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July 16, 2007 | by  | in Opinion |
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Wellington Post Secret and I JUST LOST THE GAME

You are invited to anonymously contribute a secret to a group art project. Your secret can be a regret, fear, betrayal, desire, confession, or childhood humiliation. Reveal anything – as long as it’s true and you have never shared it with anyone before. Be brief. Be legible. Be creative.

Beginning now, I am starting up a Wellington-based Post Secret – an extension of Frank Warren’s infamous Post Secret art project, and would dearly like you to participate.

Frank Warren began his Post Secret project a few years ago and it has since become a popular blog and, more recently, a book. The idea of the project is simple: completely anonymous people decorate a postcard and portray a secret that they have never before revealed. There is no restriction on what the content of the secret must be, only that it must be completely truthful and must never have been spoken before. Entries range from admissions of sexual misconduct and criminal activity to confessions of secret desires, embarrassing habits, hopes and dreams. Frank Warren calls these secrets “graphic haikus” – beautiful, elegant, and small in structure, but powerfully emotional. Post Secret illustrates to us how “the things that make us feel abnormal are actually the things that make us all the same.”

“I steal small things from my friends to keep memories of how much I love them”, “I am a dot com millionaire but I told my family I missed the bubble”, “I hate people who remind me of myself”, and “I’m with the first person I’ve ever been able to trust, and it’s the first person I’ve cheated on,” are examples of some of the secrets sent in.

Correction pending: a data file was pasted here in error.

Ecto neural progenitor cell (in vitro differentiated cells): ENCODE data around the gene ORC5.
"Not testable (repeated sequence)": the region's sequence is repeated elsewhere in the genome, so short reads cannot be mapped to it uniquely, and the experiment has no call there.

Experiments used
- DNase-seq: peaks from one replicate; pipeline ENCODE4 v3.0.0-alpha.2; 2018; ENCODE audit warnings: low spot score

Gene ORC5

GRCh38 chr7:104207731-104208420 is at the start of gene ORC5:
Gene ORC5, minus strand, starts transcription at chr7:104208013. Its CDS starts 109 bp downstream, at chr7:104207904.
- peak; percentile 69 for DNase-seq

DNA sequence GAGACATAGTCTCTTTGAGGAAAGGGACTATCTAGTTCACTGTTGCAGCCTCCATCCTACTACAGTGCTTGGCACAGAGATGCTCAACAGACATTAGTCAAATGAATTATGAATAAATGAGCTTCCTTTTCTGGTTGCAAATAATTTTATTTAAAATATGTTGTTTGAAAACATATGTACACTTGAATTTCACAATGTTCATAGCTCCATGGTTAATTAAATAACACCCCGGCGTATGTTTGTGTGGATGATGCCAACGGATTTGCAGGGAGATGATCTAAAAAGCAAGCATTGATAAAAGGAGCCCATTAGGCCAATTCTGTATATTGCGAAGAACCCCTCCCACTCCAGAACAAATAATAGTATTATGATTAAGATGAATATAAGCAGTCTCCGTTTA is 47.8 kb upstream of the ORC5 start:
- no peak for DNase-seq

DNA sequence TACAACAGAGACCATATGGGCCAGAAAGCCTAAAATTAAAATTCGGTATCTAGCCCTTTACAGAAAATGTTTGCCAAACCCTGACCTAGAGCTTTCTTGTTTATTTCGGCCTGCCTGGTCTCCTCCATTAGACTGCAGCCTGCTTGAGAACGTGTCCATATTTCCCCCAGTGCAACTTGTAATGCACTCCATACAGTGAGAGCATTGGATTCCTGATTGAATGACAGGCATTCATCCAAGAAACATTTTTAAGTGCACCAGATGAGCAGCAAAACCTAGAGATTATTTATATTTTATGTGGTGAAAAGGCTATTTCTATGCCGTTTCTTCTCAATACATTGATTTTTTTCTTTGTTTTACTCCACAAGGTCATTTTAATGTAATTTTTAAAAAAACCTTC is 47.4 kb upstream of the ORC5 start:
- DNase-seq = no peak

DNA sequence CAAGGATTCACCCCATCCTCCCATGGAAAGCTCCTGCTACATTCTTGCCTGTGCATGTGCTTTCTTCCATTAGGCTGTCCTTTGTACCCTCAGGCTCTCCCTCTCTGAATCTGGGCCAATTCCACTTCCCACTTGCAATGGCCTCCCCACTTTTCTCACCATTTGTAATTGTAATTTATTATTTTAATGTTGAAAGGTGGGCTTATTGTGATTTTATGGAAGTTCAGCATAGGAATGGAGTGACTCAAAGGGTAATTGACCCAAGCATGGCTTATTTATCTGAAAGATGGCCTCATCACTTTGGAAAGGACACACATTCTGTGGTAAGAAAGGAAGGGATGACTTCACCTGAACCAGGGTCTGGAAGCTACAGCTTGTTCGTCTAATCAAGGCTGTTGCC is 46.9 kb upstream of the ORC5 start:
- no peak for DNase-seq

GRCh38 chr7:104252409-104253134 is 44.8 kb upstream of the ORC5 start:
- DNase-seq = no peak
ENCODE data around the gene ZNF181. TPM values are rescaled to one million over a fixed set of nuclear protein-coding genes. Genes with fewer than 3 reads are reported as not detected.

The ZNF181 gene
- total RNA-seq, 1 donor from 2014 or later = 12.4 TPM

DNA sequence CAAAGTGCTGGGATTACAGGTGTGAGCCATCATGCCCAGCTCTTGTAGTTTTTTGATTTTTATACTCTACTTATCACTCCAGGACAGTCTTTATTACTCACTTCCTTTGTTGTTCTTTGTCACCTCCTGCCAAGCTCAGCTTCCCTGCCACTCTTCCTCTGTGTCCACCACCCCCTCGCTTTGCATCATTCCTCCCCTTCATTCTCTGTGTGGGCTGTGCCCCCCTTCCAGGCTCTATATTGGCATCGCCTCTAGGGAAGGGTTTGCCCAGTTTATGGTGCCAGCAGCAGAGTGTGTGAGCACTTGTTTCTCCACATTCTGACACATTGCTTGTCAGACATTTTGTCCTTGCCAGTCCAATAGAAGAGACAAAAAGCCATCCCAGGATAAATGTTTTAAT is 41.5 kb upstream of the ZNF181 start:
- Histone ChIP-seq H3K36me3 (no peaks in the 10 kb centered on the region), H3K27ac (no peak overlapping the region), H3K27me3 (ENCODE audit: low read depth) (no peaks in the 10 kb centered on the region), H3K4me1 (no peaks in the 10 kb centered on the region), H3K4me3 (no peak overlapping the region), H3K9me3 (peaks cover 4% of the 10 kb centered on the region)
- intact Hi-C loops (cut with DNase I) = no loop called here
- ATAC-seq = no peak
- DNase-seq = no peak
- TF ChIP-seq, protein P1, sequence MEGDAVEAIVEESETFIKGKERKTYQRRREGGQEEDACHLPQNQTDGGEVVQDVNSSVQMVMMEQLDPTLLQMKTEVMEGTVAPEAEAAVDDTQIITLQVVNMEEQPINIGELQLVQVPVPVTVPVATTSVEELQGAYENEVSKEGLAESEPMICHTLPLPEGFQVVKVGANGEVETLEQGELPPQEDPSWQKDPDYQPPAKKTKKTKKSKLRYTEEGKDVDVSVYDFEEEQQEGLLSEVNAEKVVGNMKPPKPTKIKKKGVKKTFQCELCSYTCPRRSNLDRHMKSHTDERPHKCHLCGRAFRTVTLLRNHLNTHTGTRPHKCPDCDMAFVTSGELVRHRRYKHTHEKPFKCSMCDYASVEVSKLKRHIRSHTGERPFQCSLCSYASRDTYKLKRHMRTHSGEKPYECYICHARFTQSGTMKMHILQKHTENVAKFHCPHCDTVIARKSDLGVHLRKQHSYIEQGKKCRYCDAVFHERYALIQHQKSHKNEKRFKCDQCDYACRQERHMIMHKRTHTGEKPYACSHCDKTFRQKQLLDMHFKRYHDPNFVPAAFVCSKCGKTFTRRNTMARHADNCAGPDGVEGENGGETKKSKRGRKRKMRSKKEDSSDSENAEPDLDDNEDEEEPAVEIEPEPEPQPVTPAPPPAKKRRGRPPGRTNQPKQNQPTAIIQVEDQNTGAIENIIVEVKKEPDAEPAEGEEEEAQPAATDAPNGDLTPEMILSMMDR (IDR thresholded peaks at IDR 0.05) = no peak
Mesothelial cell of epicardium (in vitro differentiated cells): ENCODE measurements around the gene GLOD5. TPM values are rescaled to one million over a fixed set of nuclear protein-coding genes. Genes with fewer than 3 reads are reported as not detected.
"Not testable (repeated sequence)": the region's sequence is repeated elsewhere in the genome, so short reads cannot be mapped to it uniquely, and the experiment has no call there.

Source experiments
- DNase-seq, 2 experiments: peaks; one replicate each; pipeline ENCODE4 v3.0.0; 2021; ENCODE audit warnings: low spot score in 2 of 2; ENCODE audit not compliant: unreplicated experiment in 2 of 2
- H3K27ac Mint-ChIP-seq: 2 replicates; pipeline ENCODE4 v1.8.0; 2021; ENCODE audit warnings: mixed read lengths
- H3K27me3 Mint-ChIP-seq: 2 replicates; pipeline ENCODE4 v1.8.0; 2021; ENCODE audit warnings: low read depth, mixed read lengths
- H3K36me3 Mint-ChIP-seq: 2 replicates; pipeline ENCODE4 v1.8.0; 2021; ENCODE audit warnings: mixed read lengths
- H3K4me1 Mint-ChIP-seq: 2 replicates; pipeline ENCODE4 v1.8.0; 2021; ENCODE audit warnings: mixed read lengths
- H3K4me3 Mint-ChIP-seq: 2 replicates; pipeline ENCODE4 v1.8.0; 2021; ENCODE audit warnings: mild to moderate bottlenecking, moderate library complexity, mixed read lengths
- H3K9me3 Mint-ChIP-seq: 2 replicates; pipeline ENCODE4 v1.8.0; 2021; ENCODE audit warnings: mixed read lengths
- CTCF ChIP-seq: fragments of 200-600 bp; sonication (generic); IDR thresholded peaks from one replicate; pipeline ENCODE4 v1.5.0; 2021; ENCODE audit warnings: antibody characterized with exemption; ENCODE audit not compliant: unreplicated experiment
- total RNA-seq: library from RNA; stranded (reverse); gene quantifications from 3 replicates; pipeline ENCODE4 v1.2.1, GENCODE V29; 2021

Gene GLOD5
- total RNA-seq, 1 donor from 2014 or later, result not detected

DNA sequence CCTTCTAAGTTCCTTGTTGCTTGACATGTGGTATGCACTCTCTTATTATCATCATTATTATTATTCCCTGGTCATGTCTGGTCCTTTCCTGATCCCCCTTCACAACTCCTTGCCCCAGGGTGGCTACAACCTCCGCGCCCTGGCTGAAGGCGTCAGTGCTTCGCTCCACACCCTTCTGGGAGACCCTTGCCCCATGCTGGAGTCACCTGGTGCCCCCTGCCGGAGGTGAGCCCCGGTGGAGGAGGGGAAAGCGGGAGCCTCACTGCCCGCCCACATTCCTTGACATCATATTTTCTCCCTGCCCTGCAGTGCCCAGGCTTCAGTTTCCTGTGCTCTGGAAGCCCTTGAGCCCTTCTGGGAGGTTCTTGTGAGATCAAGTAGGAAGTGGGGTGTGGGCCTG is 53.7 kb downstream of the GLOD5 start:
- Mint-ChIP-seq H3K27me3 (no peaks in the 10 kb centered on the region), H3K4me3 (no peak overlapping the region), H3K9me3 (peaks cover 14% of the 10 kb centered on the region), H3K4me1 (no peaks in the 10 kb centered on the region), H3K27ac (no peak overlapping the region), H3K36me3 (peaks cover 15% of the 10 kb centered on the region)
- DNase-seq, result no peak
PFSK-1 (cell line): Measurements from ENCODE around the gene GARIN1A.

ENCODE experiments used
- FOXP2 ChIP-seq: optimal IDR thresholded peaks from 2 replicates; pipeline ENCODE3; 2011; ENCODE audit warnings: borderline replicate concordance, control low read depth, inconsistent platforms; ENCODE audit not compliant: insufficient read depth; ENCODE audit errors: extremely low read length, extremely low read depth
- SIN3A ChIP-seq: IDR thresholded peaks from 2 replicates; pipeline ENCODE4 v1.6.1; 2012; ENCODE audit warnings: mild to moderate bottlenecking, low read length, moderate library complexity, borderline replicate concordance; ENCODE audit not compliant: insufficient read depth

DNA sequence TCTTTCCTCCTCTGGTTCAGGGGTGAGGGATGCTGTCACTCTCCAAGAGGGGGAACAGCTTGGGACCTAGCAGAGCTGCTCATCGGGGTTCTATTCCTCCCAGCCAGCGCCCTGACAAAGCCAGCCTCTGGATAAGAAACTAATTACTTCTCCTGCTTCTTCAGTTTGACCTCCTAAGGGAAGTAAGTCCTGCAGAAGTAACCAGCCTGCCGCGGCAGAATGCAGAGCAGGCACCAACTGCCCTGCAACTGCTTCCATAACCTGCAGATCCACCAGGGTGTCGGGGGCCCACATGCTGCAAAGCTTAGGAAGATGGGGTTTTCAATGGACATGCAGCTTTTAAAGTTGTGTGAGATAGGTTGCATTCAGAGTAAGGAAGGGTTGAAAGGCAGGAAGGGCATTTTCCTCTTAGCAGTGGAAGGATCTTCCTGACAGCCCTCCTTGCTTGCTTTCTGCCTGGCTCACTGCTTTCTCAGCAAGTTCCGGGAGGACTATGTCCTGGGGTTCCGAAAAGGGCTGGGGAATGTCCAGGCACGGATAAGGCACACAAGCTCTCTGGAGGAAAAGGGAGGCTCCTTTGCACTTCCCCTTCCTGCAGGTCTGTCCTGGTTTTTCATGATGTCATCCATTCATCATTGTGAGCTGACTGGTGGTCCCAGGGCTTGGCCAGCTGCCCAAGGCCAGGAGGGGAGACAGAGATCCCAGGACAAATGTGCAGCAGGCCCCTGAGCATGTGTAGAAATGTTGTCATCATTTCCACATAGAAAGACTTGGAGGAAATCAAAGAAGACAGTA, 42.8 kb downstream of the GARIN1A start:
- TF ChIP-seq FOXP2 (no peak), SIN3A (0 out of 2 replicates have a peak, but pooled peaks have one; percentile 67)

For more information, please check out Frank’s blog, http://postsecret.blogspot.com

“Sometimes just the act of sharing a painful secret can relieve some of the pain.”
Maryland

The Wellington based Post Secret will follow the same rules, and in about a month’s time all the anonymous postcards will be put on display at one or two venues within Wellington for viewing, before finally being forwarded on to Frank Warren’s mailbox.

To kick it off, I felt compelled to share some secrets of my own, even though here I will not be able to hide behind anonymity. Oh well, here goes – When I need to drop one off I often take a snack with me – I love the weird sensation of something going in one end at the same time as something coming out the other. A decade or two on and I still cannot bring myself to step on cracks in the sidewalk. And, I have a weird fascination with rats; I think they are incredible critters.

To contribute, send your postcard to the following address:
Post Secret,
c/o counter,
Manners Street Postshop,
43 Manners St,
Wellington 6011.

Along a separate line of thought, I also bring you ‘I JUST LOST THE GAME’ and simply by reading this, you have become a player.

I JUST LOST THE GAME is a potentially complex game with very simple rules. The object of the game is not to think about the game. When you think about the game, you lose the game.

If you lose the game, you must say, “I just lost the game.” Each time you lose the game, the game begins anew. Once a person asks what the game is, you must explain the game. Upon knowing the game, they are bound to the game.

As annoyingly fun as it is to play, I JUST LOST THE GAME extends past merely following these simple rules. The complex part involves examining the effects that playing the game has on you, others, and more importantly, the game itself.

Goals of ‘I JUST LOST THE GAME’
To spread the idea of ‘The Game’
To study the pattern in which the idea is spread
To study the change and spin-offs of ‘The Game’
To create an identifiable image that people can learn to hate or love over time.

I JUST LOST THE GAME is an idea influenced by Shepard Fairey’s worldwide sticker campaign, Obey. I JUST LOST THE GAME shares with Obey a study into the way that people perceive and store information on a societal and cultural level. However, unlike Obey, which has no actual meaning other than raising questions, I JUST LOST THE GAME has a relation to an actual subject, ‘The Game’.

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